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Biodegradable Bottle - Biodegradation and Breakdown

What is biodegradation?

Biodegradtion is the secretion of acids by microbes which break down the molecular structure and emit either methane gas or CO2 and leave behind highly nitrous soil. The entire mass must be broken down into these three things to be considered biodegradable

How do plastics biodegrade?

The first thing to keep in mind when answering this question is that everything on the planet is made from atomic particles.  Even things that are considered "man made" utilize atomic particles that were and always will be here on the planet.  Plastics are no different and in fact most plastics are hydro-carbons meaning they are made mostly from hydrogen and carbon atoms.  Plastics have been designed for their properties to keep out oxygen so that the food product inside is preserved from naturally biodegrading/rotting. 

Oxygen is an extremely permeable atom and can make its way into just about any type of barrier (including plastics).  Plastics used in the beverage industry is Poly(ethylene terephthalate) PET which has been designed to have an extremely tight chemical bond. 

The other aspect to keep in mind is that everything on the planet will decompose and biodegrade over time.  Microbes are found all over the planet in every aspect of our lives and are constantly breaking things back into their atomic parts.  This is also true for plastics although plastics have been engineered to be very strong which is why it takes hundreds of years for microbes to break plastic back into biogases and/or biomass. 

The technology behind ENSO bottles is an additive which is added into the PET resin during the manufacturing process. The ENSO additive adds organic compounds which hydrostatically bonds to the PET molecules.  Because we are not changing the PET bonds we are not changing the chemical structure, which allows the bottles to maintain the same beneficial physical properties of the PET used.

ENSO bottles do not begin to biodegrade until the plastic is placed into a highly microbial environment i.e. landfill.  Once placed in a microbial environment the ENSO additive has a microbial attractant to help facilitate microbial colonization on the plastic and a swelling agent which opens the PET bond to allow completed biodegradation of the plastic polymer.  Once microbes have colonized on the plastic they begin to break down the PET bond through atomic reorganization to use some of the atoms as energy and leaves behind either methane (anaerobic) or CO2 (aerobic) and inert humus based on the environment the bottle is placed into.  Having the plastic biodegrade from microbial digestion is the natural process of everything and does not leave behind any polymer residue or toxic materials.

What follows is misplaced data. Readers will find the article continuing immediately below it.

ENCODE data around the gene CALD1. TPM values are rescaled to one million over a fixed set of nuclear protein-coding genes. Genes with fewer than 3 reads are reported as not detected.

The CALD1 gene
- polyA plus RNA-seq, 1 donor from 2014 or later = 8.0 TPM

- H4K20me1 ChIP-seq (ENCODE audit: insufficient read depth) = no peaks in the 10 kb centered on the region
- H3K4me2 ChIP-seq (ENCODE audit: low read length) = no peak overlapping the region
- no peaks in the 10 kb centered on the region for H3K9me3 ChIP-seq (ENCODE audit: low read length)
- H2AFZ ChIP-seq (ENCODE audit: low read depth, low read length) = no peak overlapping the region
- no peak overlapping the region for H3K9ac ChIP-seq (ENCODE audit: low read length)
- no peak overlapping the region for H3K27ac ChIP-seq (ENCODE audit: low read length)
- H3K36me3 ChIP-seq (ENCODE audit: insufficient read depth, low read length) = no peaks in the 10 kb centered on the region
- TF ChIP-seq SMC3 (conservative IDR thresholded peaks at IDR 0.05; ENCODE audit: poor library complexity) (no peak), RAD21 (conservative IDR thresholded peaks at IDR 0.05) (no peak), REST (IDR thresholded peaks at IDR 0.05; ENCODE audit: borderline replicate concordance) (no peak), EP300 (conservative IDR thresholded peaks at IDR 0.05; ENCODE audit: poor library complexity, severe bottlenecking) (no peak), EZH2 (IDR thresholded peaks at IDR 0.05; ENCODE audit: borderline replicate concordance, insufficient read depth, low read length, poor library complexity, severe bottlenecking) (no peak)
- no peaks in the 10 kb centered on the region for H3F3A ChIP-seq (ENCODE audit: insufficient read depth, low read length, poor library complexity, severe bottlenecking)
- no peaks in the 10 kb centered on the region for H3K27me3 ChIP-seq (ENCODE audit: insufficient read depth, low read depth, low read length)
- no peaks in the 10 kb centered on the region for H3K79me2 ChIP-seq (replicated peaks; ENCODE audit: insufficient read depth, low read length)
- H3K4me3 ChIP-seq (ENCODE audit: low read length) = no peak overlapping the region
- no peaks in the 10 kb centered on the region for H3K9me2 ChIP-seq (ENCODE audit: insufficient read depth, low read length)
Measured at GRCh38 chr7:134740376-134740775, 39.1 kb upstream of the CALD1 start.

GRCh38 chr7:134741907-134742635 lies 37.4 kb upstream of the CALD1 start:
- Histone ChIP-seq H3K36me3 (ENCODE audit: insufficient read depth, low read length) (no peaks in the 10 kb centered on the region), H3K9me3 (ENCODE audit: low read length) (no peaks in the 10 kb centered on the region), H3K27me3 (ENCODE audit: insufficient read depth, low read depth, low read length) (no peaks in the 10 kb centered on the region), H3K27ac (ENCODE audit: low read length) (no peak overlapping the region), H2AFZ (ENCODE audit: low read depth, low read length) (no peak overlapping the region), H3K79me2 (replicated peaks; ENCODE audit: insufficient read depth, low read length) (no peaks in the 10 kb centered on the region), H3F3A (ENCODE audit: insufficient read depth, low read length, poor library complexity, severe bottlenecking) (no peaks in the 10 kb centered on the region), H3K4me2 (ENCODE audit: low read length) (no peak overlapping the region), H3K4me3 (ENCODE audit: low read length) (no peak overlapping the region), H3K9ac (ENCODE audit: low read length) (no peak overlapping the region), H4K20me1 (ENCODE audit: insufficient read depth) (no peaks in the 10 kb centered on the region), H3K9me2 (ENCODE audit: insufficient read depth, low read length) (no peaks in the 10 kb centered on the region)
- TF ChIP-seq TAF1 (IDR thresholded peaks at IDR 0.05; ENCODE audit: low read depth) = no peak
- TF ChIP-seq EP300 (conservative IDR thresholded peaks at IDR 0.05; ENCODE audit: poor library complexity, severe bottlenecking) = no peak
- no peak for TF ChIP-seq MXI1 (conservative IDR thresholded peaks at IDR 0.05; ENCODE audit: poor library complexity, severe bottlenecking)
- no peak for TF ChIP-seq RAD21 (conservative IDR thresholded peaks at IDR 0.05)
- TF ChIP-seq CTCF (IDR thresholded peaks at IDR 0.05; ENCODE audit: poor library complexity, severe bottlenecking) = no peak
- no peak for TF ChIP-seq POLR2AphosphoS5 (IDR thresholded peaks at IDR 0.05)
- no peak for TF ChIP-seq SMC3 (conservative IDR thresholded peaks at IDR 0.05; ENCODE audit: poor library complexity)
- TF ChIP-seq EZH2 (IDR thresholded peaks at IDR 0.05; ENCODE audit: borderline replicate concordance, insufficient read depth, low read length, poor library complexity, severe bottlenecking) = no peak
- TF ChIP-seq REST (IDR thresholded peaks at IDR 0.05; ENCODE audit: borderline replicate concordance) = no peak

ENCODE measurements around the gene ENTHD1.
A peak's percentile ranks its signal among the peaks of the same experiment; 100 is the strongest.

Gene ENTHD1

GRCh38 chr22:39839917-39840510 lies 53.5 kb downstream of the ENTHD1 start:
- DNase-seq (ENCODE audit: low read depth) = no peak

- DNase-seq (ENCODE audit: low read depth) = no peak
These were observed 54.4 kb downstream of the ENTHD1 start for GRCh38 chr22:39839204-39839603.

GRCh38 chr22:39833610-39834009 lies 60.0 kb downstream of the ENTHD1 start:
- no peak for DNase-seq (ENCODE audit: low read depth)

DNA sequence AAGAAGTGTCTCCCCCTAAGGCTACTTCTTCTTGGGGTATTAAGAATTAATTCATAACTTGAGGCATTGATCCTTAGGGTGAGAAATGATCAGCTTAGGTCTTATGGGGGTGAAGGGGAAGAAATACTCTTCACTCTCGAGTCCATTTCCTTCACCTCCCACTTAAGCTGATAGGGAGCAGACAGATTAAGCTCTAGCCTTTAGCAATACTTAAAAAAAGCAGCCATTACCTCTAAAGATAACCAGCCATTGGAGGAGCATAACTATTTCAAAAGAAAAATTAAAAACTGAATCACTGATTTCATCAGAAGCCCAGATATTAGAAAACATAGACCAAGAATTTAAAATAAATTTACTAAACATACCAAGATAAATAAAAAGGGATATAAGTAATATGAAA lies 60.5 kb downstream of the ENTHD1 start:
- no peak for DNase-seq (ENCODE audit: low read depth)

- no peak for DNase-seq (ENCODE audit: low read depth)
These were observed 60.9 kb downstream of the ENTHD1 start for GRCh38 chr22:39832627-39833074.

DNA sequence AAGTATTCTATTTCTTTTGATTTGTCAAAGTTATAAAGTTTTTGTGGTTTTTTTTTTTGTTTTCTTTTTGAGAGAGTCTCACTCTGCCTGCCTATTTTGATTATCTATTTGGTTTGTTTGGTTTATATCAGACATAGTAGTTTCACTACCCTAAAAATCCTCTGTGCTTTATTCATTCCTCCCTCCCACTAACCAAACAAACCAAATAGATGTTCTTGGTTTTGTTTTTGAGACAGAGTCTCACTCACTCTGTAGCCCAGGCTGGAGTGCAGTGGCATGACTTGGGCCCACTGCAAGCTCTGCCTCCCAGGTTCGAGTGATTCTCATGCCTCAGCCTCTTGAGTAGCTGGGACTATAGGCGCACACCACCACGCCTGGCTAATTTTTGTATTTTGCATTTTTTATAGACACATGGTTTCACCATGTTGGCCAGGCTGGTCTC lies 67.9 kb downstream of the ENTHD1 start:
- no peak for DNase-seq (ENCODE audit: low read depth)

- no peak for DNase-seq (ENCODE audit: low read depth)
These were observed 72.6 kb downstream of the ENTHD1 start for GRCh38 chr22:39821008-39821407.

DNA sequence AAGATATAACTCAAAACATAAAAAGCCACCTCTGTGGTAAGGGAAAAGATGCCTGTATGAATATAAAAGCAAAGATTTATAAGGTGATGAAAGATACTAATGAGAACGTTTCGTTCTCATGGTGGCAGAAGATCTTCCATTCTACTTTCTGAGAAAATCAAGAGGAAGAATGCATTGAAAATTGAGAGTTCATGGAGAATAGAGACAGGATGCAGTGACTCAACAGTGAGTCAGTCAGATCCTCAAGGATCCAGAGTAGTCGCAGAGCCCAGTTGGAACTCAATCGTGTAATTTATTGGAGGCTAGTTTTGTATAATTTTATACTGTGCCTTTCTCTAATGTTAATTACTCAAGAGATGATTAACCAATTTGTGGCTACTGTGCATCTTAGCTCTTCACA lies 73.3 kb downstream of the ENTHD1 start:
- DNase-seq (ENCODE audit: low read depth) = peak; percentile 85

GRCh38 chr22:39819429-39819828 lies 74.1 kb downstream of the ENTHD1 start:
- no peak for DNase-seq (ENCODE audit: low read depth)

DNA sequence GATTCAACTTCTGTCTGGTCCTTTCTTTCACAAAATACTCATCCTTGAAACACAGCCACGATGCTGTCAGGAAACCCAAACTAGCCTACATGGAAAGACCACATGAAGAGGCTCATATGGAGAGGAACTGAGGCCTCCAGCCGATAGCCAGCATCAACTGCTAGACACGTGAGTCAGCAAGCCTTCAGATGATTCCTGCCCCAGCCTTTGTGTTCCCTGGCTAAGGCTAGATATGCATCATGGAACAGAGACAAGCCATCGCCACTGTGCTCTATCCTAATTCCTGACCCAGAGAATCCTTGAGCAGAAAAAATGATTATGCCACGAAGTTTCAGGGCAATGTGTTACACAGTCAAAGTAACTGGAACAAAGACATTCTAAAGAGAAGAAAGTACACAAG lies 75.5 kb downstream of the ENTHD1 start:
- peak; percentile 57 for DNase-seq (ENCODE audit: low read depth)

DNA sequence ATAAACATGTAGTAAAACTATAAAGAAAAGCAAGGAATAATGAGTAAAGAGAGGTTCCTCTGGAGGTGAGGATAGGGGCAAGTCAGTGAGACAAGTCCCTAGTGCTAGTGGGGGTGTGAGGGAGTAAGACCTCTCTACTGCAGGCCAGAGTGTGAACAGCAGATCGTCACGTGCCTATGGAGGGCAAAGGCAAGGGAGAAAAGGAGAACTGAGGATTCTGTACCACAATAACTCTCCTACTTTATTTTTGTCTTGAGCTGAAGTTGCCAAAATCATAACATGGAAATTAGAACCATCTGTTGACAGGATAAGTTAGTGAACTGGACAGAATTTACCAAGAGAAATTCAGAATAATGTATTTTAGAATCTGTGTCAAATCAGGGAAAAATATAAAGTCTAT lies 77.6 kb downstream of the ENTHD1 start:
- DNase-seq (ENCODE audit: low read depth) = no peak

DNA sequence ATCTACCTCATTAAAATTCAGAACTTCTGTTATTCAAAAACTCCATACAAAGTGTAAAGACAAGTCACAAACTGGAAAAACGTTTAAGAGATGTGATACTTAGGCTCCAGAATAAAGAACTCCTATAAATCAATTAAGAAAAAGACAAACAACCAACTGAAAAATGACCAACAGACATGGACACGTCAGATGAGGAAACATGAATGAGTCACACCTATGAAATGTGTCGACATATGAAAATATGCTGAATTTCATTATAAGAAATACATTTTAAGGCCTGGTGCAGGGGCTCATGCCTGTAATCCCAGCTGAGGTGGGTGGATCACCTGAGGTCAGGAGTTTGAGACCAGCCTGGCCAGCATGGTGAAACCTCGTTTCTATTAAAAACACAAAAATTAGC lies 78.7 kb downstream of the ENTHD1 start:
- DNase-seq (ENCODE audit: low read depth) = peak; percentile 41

What is a Microbe?

A microbe or microorganism are the smallest organisms on the planet and requires the use of a microscope to see them.  There is a huge variety of organisms in this section. They can work alone or in colonies. They can help you or hurt you. Most important fact is that they make up the largest number of living organisms on the planet. There are trillions of trillions of trillions of microbes around the Earth.  Microbes include bacteria, fungi, some algae, and protozoa.  A microorganism can be heterotrophic or autotrophic. These two terms mean they either eat other things (hetero) or make food for themselves (auto). Think about it this way: plants are autotrophic and animals are heterotrophic.  They can be solitary or colonial. A protozoan like an amoeba might spend its whole life alone, cruising through the water. Others, like fungi, work together in colonies to help each other survive.

Isn’t composting the only form of biodegradation?

 No!  There is much confusion about the term biodegradation and several organizations that support the PLA industry uses the term to state that composting is the only form of biodegradation.  The ASTM defines biodegradable plastics as “a degradable plastic in which the degradation results from the action of naturally-occurring micro-organisms such as bacteria, fungi, and algae”.  Biodegradation through naturally-occurring micro-organisms happen in both aerobic (compost) and anaerobic (landfill) environments.

What is the difference between biodegrading and composting and degradable?

Biodegradation:  when plastic (or any other material) degrades from the action of naturally occurring microorganisms, such as bacteria, fungi over a period of time.  Biodegradation can occur in either aerobic (with oxygen) or anaerobic (without oxygen) environments.